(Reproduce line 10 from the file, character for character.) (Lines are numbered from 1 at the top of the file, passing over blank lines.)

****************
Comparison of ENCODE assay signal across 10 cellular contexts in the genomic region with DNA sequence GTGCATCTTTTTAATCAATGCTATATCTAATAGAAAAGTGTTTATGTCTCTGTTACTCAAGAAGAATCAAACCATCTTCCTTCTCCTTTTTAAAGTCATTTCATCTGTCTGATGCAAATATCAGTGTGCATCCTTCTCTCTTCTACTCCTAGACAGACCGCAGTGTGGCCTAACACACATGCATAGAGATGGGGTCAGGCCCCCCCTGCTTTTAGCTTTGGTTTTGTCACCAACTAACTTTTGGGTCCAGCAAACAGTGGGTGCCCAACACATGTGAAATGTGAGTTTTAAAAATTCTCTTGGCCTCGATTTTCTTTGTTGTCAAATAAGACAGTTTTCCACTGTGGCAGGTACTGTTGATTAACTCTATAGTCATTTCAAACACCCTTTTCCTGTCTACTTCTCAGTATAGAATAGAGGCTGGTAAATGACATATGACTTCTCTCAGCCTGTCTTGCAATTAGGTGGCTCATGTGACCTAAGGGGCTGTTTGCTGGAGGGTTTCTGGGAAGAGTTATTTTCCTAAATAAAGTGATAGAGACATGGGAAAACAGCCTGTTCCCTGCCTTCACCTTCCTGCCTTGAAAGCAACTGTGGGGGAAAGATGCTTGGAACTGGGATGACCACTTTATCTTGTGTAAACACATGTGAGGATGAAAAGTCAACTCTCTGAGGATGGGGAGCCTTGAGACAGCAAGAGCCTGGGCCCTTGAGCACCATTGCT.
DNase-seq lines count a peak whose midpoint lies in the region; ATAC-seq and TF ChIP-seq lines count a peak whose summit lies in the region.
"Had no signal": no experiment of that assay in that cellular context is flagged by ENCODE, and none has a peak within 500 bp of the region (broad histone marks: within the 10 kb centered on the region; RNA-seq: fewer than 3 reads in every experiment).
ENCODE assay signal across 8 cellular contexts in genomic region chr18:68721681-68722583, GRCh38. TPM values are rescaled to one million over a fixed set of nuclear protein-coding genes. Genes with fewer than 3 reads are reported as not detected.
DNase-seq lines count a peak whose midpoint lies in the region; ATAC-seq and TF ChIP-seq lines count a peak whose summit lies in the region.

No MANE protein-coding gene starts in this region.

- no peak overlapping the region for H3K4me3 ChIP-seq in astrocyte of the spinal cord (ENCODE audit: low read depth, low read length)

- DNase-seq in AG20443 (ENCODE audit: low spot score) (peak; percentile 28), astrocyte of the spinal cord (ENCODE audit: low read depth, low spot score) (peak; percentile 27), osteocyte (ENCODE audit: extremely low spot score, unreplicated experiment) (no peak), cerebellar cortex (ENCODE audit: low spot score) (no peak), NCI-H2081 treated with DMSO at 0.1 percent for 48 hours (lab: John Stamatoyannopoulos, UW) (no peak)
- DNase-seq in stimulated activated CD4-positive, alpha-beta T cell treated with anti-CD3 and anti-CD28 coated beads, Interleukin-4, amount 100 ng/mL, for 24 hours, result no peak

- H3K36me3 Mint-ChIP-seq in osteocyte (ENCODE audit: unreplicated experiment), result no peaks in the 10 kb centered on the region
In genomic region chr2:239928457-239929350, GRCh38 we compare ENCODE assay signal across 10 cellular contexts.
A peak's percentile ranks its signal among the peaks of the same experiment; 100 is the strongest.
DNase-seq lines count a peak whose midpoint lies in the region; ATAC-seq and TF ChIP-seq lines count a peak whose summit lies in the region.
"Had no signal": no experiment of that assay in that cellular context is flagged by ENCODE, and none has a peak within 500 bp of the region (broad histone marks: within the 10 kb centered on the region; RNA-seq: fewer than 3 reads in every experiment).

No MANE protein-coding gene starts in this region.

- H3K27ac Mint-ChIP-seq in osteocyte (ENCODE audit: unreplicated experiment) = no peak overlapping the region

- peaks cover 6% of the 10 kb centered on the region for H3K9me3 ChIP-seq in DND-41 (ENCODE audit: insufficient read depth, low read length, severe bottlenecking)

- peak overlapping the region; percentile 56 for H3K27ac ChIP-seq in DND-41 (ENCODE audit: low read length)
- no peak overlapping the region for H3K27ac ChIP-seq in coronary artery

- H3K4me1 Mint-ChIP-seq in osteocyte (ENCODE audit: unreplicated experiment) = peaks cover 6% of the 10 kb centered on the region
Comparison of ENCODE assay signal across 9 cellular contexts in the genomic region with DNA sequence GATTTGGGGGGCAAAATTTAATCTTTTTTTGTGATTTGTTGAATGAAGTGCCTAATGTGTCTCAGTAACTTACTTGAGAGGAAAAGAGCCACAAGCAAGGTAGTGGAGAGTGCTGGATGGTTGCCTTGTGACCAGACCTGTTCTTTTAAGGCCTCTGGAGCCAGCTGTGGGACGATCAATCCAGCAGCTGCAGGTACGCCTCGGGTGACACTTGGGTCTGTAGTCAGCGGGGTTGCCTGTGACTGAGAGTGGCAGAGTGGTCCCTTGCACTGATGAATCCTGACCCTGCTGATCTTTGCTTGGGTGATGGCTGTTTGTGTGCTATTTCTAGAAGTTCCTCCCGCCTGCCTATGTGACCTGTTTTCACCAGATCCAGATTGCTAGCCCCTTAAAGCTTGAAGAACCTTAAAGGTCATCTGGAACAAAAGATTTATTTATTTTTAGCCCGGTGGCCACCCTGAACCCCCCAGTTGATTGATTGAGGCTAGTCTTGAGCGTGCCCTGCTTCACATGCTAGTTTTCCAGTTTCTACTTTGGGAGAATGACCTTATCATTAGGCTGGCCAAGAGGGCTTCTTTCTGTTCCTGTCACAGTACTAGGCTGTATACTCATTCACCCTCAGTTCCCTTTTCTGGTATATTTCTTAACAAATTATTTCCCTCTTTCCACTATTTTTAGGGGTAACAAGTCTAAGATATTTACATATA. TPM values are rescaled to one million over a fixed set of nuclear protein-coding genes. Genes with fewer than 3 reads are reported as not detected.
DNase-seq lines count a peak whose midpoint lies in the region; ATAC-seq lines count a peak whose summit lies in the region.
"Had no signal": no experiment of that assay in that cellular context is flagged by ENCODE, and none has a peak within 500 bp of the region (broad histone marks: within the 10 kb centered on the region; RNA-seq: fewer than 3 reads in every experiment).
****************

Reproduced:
- H3K36me3 Mint-ChIP-seq in osteocyte (ENCODE audit: unreplicated experiment), result no peaks in the 10 kb centered on the region